When I made the cherry pie for Sarah and Dave last week, I used the very last of my fresh cherries (it was the very end of the season, after all). Happily, I managed to snag enough sour cherries this year that in addition to making a bunch of jam and preserved cherries in a bourbon-spiked syrup, I also made a two quarts of sour cherry pie filling (plus one half pint jar of overflow).
One is promised to the winner of the Pie Box giveaway (have you entered yet?), but I have grand plans for the other one. Sometime next winter, when the days are painfully short and sour cherries are just a flickering memory, I will open that last jar and brighten my day with pie.
It had been at least two years since I worked with ClearJel and I remembered a couple things about it in this go-round (though a little too late to be truly helpful). The first is that I like a thinner pie filling than the National Center for Home Food Preservation’s recipe makes. This time, I’ve made a note in my cookbook to remind myself to go a little lighter on the thickener. Second, headspace is really important when canning pie filling.
You see, I didn’t quite tell the entire truth up above. When I made this batch of pie filling, my initial yield was three quarts. However, I was so focused on squeezing every last drop of pie filling into the jars that I overfilled that final jar. During processing, ClearJel expands a little and in the case of that jar, it expanded so much that it popped the lid right off. It was a frustrating reminder about the importance of following headspace instruction. Live and learn.
The recipe I followed can be found here. I made enough to fill three quarts and next time I make it, I will use a scant 1/4 cup ClearJel per quart (the recipe calls for 1/4 cup plus 1 tablespoon). I skipped the food coloring and cinnamon, but did add the almond extra.
That’s tragic. Would it have been different if you’d been using a traditional Ball jar with screw on ring?
If I’d been using a mason jar, chances are that the jar would have siphoned to the point where the seal was compromised. It would have looked a little difference, but the outcome would have been the same.
I just canned blueberry pie filling last night, and BOTH of my quarts popped their seal in the standard two-part lidded jars, despite leaving the suggested headspace. GRRR! Now I have two jars of pie filling in the freezer, instead of two wonderful holiday gifts.
I always make and can some sour cherry pie filling every summer and then enjoy a delicious cherry pie on Washington’s birthday in February. (And I overfilled the first year too – lesson learned.)
We live near Traverse City, Michigan. It’s a big tart & sweet cherry producer. I bought your book & we went on an adventure to buy tart cherries for the jam recipe. It was a really fun ride on the Harley, about a 2 hour gorgeous ride thru rural towns & farm land. We bought 6 quarts of those lovely round rubies. Hubs & I pitted them all, one by one. I had enough for a pie, two batches of your oh-so-yummy jam recipe, and froze enough for two pies this coming winter. I’ll try canning the pie fill when I find Clear Jel.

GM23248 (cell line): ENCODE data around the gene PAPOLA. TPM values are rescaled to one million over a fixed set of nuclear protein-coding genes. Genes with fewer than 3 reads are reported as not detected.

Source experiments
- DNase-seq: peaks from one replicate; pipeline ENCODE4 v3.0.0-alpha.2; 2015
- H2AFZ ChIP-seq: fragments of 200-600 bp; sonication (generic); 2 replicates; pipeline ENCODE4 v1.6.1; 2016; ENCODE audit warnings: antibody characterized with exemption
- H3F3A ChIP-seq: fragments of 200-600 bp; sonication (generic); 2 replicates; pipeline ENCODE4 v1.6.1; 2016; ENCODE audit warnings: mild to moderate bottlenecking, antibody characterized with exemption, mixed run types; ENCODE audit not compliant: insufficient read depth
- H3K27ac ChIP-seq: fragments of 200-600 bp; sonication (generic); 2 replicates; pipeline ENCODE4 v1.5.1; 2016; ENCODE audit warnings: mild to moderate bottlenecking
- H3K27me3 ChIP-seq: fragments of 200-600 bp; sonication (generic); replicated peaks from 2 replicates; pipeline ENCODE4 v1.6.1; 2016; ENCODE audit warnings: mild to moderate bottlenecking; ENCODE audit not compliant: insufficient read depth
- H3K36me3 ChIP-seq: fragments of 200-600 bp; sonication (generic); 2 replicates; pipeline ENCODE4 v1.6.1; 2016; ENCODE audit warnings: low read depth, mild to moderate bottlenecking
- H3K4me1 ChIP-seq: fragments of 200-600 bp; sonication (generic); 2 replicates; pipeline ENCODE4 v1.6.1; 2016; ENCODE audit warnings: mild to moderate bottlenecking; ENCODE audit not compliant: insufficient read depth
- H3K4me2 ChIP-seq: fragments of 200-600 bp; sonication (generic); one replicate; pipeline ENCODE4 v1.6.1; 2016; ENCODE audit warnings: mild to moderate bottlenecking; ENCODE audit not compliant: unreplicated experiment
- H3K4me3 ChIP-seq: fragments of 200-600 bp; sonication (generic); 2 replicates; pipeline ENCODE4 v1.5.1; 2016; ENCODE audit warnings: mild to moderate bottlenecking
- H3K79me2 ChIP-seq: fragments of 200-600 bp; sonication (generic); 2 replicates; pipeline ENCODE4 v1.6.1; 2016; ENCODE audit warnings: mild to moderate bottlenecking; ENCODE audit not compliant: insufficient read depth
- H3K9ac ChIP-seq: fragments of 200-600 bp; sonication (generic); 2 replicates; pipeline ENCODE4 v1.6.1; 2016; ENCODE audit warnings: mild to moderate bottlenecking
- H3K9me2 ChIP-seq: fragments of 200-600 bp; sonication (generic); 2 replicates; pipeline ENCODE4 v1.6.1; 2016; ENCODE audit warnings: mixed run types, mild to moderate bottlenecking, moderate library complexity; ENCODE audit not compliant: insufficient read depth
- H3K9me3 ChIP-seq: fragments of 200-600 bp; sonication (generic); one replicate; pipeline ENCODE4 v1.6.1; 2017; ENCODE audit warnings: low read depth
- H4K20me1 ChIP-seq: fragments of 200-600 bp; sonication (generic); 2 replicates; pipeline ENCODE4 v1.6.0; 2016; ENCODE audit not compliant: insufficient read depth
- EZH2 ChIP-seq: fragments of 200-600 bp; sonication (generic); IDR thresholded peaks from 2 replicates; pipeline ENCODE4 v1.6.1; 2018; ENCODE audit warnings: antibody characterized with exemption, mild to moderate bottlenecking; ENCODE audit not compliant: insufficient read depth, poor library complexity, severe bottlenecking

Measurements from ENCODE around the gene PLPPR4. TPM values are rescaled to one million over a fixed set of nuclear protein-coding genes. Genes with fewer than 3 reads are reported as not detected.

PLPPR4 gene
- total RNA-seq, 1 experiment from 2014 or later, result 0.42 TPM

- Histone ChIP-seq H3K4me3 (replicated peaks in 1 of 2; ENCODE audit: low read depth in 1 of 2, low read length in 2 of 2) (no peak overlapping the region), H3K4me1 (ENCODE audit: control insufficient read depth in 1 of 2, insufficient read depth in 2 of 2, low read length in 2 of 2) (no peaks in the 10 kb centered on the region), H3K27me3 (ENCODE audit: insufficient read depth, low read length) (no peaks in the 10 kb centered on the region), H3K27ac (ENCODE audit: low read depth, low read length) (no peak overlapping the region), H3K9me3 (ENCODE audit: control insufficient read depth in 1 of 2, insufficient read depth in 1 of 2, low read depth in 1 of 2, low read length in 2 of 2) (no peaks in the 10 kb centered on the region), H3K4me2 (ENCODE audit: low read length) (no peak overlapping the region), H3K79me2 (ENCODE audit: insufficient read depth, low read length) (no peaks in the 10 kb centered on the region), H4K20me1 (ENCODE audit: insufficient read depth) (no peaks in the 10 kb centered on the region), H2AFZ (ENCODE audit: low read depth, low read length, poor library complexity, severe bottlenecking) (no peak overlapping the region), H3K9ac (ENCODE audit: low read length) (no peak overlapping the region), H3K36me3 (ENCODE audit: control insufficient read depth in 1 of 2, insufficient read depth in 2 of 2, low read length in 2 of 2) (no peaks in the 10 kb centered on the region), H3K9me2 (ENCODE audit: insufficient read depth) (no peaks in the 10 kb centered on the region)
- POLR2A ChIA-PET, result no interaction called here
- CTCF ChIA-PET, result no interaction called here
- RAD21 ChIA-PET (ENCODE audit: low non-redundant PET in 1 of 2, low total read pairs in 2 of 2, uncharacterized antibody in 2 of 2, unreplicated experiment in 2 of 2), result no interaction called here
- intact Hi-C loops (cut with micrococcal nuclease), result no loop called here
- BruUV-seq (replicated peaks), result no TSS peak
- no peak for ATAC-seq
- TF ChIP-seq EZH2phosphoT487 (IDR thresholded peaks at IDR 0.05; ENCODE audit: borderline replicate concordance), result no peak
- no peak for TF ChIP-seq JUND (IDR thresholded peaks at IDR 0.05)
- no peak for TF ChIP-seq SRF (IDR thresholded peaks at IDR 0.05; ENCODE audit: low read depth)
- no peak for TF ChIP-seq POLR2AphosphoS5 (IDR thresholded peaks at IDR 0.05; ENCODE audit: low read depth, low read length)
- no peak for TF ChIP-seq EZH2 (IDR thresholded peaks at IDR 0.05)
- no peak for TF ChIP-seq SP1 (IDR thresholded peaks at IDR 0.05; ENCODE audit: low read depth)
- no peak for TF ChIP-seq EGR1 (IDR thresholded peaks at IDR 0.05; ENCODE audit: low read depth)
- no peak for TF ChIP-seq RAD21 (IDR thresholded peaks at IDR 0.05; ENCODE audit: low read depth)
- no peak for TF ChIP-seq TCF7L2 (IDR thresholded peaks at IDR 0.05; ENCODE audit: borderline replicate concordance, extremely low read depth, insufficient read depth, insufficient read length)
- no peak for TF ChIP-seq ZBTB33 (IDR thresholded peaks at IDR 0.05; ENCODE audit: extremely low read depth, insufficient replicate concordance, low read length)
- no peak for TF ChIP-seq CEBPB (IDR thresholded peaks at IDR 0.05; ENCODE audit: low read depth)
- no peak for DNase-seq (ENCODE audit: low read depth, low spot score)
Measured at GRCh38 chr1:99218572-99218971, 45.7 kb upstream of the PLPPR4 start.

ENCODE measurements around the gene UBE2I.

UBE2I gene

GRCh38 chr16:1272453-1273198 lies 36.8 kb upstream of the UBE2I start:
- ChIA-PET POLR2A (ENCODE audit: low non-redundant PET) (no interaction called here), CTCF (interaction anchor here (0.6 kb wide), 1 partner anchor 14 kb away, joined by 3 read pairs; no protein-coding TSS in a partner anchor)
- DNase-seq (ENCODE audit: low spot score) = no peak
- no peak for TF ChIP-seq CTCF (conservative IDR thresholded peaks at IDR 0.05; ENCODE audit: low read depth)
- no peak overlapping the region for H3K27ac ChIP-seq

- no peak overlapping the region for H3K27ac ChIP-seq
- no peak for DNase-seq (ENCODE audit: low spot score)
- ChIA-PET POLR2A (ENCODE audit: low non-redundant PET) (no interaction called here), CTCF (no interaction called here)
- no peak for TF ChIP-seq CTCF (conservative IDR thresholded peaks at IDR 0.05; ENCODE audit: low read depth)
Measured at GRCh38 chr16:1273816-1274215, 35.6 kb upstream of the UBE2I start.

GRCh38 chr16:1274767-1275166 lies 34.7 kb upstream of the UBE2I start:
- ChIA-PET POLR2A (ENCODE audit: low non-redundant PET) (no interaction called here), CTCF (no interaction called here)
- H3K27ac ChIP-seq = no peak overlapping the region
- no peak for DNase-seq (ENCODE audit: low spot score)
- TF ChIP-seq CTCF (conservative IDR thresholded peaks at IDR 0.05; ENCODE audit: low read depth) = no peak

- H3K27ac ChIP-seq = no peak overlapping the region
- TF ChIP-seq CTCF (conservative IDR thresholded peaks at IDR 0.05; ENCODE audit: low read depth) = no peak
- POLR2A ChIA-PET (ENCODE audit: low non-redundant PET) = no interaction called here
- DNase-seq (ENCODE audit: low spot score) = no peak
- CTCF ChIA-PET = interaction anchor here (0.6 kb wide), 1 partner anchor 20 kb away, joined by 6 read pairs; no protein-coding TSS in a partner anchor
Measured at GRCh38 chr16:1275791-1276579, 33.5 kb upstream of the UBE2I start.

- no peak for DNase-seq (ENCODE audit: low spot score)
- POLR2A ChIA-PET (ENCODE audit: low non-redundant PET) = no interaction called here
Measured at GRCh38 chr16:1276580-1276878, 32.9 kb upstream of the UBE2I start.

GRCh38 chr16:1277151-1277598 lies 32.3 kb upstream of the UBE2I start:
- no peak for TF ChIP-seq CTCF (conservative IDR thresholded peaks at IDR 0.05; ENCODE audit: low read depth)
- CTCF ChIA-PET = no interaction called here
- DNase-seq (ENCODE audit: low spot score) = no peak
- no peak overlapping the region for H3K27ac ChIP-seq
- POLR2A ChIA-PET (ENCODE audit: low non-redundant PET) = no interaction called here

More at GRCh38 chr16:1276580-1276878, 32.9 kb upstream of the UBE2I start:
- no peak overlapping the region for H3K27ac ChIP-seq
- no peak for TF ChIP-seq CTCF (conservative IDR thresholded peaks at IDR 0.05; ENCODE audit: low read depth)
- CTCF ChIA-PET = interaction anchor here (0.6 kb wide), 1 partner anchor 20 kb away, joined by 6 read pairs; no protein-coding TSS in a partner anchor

I always wonder if I leave too much head space because I am so fanatic about leaving enough.
Is there any real problem with leaving too much head space?
Any idea where you could get Clear Jel other than Amazon? Sour cherries are my absolute favorite, and I would love to put up prepared pie filling, but can’t for the life of me find it anywhere other than online.
Alternatively, have you ever canned whole sour cherries and used them later to make pie?
I believe that King Arthur Flour also sells it. Sometimes, it will also be available at cake decorating stores and craft shops.
I find my clearjel at Amish bulk food stores or places that sell bulk food.
You can find clear-jel in most amish stores.
The same thing happened to me this year with pie filling too! One of my quarts popped the seal and went into the fridge instead.
I’m sorry to hear about your pie filling, but I’m so glad to hear that I’m not the only one.
I miss sour cherries! I grew up with them, but they are hard to find in Connecticut. I’m planning to make some blueberry filling this weekend. I ordered clearjel online from Amazon. Don’t forget to make sure you get the regular kind. Someone mentioned King Arthur, but I think they only sell Instant.
Have you posted about how to can with those Weck type jars? They are so cool looking, but I have no idea how to use them.
I’m really enjoying this site and your book – thanks so much! I noticed a bit of errata in the book that I didn’t see listed on the errata page and wasn’t sure how to let you know other than through comments here. On page 36, the small batch stone fruit jam, you call for the zest and juice of a lemon but I don’t see where it should be added.
Thanks again for the site and the book – all the best to you,
Thanks for letting me know, Carolyn! If you find any more of those, feel free to email me through my contact page: https://foodinjars.com/contact/
And just so you know, you add the lemon juice and zest towards the end of cooking.
Looking for pie filling recipes to add into the repertoire for next year. Years ago, we found a commercial canned product that was wonderful- Cherry Cranberry. It was only produced that one year and we’ve craved it since.
Do you have a recommendation for how we can adjust this Cherry pie filling recipe for adding cranberries?